Huawei and ZTE pose security threat, warns US panel

 
Charles Ding of Huawei Technologies and Zhu Jinyun of ZTE Officials from Huawei and ZTE have been questioned by US lawmakers as part of the probe

Related Stories

Chinese telecom firms Huawei and ZTE pose a security threat to the US, a congressional panel has warned after an investigation into the two companies.

The two firms should be barred from any US mergers and acquisitions, according to a House Intelligence Committee report.

The panel says the firms failed to allay fears about their association with China's government and military.

Huawei and ZTE denied the accusations in front of the panel in September.

On Monday ZTE issued a statement insisting its equipment met all US standards and posed no threat.

'National security' fear

"ZTE has set an unprecedented standard for co-operation by any Chinese company with a congressional investigation," China's Xinhua news agency quoted the firm as saying.

Start Quote

Huawei and ZTE cannot be trusted”

End Quote House Intelligence report

Huawei's vice-president, William Plummer, said the latest accusations were "dangerous political distractions".

"Purporting that Huawei is somehow uniquely vulnerable to cyber mischief ignores technical and commercial realities, recklessly threatens American jobs and innovation, does nothing to protect national security."

While the House Intelligence report stopped short of calling for a boycott of the firms' mobile phone products, it was highly critical of the two companies.

"China has the means, opportunity and motive to use telecommunications companies for malicious purposes," the report says.

"Based on available classified and unclassified information, Huawei and ZTE cannot be trusted to be free of foreign state influence and thus pose a security threat to the United States and to our systems."

The panel said their investigation had received credible allegations from current and former Huawei employees of bribery and corruption, discriminatory behaviour and copyright infringement.

Republican committee chairman Mike Rogers said they had passed on information to the FBI to investigate the allegations.

"We've come to the conclusion, unfortunately, they are not private entities," Mr Rogers said on Monday.

On Sunday, Mr Rogers delivered a blunt verdict to the 60 Minutes programme on US network CBS.

"If I were an American company today... and you are looking at Huawei, I would find another vendor if you care about your intellectual property, if you care about your consumers' privacy, and you care about the national security of the United States of America," he said.

Among the report's recommendations were to exclude any Huawei or ZTE equipment or component parts from being used by government contractors, as well both companies becoming "more transparent and responsive to US legal obligations".

China's Foreign Ministry urged the US to "set aside prejudices" regarding the two firms.

"Chinese telecoms companies have been developing their international business based on market economy principles," ministry spokesman Hong Lei said.

"Their investment in the United States embodies the mutually beneficial nature of Sino-American economic and trade relations."

Espionage fears

Huawei was started by Ren Zhengfei, a former member of the People's Liberation Army, in 1987.

House Intelligence Committee Chairman Mike Rogers and Representative Dutch Ruppersberger hold a news conference 8 October 2012 "We've come to the conclusion, unfortunately, they are not private entities," Mr Rogers (left) said

As the firm has grown to become one of the largest global players in the sector, fears about its ties with the Chinese military have frequently surfaced.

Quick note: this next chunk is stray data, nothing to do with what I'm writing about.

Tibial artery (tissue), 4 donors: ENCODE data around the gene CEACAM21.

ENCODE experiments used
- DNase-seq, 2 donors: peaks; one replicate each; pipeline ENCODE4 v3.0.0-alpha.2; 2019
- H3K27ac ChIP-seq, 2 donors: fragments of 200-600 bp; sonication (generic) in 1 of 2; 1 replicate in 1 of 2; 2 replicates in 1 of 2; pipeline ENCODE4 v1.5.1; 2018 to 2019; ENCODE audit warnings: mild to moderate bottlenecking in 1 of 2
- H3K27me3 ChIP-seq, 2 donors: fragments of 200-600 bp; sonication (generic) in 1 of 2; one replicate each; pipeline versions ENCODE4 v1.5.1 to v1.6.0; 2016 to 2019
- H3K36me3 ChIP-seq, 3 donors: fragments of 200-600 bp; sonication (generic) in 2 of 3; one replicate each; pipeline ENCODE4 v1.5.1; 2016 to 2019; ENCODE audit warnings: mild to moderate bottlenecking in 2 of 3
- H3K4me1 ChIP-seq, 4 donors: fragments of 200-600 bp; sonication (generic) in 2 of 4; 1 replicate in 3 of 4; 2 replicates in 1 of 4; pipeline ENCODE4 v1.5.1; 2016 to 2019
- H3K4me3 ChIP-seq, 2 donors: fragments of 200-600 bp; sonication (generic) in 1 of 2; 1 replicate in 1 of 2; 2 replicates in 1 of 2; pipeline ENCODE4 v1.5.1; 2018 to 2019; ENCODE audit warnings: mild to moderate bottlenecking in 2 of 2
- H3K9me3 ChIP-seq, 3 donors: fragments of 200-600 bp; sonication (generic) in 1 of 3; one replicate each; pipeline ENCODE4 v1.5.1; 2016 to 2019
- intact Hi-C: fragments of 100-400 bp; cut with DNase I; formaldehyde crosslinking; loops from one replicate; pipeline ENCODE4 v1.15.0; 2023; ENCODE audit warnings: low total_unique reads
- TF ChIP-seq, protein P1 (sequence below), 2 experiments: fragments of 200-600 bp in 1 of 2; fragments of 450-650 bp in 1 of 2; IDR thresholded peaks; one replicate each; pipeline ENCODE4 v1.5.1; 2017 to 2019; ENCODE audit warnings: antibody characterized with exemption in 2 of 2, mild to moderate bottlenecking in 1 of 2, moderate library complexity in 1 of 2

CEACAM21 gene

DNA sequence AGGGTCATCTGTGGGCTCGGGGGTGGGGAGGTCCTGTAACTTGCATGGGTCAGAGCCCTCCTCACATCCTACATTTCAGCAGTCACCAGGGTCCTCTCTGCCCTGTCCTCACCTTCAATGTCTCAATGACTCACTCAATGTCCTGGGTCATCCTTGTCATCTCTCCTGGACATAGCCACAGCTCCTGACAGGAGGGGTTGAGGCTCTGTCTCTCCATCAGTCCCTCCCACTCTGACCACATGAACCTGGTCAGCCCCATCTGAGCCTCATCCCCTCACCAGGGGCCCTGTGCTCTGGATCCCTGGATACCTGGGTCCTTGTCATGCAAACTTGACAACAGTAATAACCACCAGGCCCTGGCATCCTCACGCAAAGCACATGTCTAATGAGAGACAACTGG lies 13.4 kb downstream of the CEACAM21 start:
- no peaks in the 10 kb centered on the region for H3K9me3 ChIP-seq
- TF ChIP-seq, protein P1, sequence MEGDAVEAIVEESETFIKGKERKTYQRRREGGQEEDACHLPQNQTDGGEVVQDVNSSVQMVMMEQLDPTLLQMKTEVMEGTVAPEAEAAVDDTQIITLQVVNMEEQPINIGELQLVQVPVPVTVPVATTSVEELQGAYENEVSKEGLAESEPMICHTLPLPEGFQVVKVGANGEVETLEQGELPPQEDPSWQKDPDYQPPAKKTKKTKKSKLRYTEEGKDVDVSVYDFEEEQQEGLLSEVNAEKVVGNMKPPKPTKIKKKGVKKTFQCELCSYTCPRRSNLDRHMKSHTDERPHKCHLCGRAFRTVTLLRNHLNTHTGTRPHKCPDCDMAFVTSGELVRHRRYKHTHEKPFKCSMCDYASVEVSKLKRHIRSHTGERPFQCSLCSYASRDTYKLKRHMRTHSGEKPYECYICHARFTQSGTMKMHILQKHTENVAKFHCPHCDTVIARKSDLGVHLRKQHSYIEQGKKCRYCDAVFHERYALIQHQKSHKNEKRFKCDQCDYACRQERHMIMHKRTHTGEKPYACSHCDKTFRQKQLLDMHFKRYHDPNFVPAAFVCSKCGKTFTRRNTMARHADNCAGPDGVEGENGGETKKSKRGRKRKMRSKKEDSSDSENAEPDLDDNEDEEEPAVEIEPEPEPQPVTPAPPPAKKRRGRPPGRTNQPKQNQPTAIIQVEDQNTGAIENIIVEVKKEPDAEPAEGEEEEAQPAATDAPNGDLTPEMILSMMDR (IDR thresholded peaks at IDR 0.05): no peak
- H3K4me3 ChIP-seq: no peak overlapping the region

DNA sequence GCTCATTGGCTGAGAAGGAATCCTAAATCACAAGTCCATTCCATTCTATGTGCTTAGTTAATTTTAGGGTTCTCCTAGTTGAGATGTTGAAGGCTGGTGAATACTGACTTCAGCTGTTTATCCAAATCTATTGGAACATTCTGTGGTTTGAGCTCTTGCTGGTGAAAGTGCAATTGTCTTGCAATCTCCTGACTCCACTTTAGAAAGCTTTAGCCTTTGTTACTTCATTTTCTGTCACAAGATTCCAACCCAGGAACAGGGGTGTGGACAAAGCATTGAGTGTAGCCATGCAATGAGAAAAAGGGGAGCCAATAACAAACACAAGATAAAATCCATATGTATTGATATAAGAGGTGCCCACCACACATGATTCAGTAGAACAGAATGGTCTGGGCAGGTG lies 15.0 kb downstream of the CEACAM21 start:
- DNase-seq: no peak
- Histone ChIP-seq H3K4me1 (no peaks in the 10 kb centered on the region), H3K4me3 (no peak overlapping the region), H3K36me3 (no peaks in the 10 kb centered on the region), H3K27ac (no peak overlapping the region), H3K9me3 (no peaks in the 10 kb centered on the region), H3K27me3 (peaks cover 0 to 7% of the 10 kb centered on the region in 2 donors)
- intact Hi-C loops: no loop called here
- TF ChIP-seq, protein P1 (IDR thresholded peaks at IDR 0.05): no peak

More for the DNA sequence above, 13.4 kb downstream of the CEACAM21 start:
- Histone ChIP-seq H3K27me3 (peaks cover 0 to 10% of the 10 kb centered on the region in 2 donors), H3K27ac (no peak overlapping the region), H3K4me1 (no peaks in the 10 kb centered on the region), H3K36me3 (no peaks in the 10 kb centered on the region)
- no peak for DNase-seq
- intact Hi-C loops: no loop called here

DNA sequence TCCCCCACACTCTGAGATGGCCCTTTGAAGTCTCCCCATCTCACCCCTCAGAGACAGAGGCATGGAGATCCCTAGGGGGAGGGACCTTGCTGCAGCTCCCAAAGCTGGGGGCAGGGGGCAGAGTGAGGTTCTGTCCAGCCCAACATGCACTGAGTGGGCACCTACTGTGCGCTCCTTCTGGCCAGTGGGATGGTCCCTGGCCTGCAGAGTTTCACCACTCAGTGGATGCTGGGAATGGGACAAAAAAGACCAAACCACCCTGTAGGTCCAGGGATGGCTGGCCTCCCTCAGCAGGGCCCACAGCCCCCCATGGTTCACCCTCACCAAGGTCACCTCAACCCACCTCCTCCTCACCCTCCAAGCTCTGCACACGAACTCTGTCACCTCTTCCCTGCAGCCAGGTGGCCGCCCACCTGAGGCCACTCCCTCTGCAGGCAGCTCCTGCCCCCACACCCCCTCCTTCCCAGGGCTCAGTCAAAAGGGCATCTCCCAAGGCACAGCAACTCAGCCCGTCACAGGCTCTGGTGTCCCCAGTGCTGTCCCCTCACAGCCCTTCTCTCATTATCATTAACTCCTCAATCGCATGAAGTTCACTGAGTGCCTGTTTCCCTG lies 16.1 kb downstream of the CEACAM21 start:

There have been concerns and allegations that it was helping China gather information on foreign states and companies, charges that the firm has denied.

Last year, its purchase of American computer company 3Leaf systems, was rejected by a US security panel.

Earlier this year, it along with ZTE, faced allegations that some of their equipment had been installed with codes to relay sensitive information back to China.

Senior executives from the two companies denied those allegations when they appeared before US lawmakers in September.

ZTE is also facing accusations it sold US telecoms equipment to Iran, in breach of US sanctions. Telecoms giant Cisco on Monday ended its relationship with ZTE, Reuters reported, after its equipment was included in the Tehran deal.

Political distraction?

This latest report comes in the midst of a US presidential campaign in which China has become a hot topic.

Both President Barack Obama and his Republican challenger Mitt Romney have pledged to increase the pressure on Beijing on issues ranging from China's currency policy to state subsidies for Chinese firms.

Earlier this month, Mr Obama signed an order blocking a deal by a Chinese firm, Ralls Corp, to acquire four wind farm projects near a US naval facility in Oregon.

It was the first foreign investment to be blocked in the US for 22 years.

The Chinese firm has since sued Mr Obama, alleging the US government overstepped its authority.

 

More on This Story

Related Stories

The BBC is not responsible for the content of external Internet sites

Comments

This entry is now closed for comments

Jump to comments pagination
 
  • rate this
    0

    Comment number 210.

    "China has the means, opportunity and motive to use telecommunications companies for malicious purposes," the report says.
    ============
    So does America? What of Boeing, Lockheed Martin (who does the UK census)? Even Microsoft, Cisco... all US companies, supplying critical security tech to other nations... all have US military links and influences. US just don't want Chines companies to succeed.

  • rate this
    +3

    Comment number 209.

    Politics aside, this is definitely a very real threat. The problem is that hacking that originates from China's hackers are generally traced back to IP addresses that are Chinese government institutions and PLA "owned" servers. With power grids & vital communications providing essential & services, it would be crazy to allow a potential adversary control and access thereof. Time to draw a line...